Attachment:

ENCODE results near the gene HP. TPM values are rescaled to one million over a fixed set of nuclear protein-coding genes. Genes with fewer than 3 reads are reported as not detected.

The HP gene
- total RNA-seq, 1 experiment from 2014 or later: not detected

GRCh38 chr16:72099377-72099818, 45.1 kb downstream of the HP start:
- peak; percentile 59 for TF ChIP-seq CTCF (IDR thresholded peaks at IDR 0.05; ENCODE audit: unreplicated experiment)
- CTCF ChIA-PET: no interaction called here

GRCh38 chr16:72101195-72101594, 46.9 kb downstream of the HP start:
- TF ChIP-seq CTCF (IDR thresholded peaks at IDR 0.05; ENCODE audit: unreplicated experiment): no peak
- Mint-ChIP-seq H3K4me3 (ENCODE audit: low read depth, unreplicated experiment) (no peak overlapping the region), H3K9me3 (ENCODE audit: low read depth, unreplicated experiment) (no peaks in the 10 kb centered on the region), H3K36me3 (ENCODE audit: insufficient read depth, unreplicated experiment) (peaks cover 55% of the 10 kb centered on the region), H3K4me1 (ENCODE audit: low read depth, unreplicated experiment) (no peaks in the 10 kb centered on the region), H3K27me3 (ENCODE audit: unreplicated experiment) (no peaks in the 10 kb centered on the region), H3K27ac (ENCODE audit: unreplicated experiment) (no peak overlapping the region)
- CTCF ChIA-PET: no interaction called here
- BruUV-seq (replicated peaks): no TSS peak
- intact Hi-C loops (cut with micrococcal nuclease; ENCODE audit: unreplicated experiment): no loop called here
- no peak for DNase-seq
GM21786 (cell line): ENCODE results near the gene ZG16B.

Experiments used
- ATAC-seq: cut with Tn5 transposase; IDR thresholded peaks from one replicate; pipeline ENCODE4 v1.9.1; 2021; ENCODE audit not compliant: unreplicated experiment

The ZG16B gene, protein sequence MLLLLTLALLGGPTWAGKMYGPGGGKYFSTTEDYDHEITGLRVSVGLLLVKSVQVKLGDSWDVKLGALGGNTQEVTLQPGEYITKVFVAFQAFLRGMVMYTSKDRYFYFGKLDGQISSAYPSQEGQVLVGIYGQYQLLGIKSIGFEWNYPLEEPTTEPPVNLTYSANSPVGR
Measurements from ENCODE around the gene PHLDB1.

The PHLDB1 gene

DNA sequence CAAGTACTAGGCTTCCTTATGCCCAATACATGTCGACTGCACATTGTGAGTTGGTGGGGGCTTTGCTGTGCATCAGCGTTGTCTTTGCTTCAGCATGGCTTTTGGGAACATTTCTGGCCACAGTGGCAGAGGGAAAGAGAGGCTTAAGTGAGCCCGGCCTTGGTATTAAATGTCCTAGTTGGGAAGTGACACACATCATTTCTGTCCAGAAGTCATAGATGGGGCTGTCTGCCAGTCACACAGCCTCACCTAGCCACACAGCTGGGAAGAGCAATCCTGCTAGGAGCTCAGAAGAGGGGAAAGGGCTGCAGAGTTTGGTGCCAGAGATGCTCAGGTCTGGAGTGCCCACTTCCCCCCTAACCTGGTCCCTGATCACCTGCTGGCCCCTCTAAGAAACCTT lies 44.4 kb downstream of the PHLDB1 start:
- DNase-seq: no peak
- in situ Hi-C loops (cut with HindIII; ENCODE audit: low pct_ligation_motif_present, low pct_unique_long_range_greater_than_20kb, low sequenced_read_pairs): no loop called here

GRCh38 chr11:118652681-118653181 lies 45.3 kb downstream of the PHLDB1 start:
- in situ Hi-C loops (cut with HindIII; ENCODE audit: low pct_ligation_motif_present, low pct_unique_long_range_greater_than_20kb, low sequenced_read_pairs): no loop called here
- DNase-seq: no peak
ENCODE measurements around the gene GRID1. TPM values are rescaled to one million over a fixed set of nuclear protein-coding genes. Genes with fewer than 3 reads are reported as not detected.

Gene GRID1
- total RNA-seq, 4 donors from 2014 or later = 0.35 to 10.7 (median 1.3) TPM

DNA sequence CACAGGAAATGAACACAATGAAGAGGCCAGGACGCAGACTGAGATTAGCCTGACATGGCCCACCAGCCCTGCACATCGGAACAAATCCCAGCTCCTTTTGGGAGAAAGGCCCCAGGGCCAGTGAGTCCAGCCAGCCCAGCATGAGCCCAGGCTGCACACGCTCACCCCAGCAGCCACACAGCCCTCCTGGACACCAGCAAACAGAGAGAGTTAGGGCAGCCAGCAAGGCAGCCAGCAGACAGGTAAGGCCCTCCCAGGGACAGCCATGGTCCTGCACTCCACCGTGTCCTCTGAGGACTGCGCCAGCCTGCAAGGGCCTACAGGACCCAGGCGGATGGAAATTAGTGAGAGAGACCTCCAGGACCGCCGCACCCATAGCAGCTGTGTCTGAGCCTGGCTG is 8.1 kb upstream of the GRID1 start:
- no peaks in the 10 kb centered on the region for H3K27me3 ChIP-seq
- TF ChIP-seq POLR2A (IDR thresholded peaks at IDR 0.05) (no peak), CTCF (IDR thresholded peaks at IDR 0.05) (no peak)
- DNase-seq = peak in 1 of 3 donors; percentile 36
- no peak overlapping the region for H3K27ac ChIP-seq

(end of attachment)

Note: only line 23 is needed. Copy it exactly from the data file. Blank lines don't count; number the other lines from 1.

GRCh38 chr11:118652681-118653181 lies 45.3 kb downstream of the PHLDB1 start: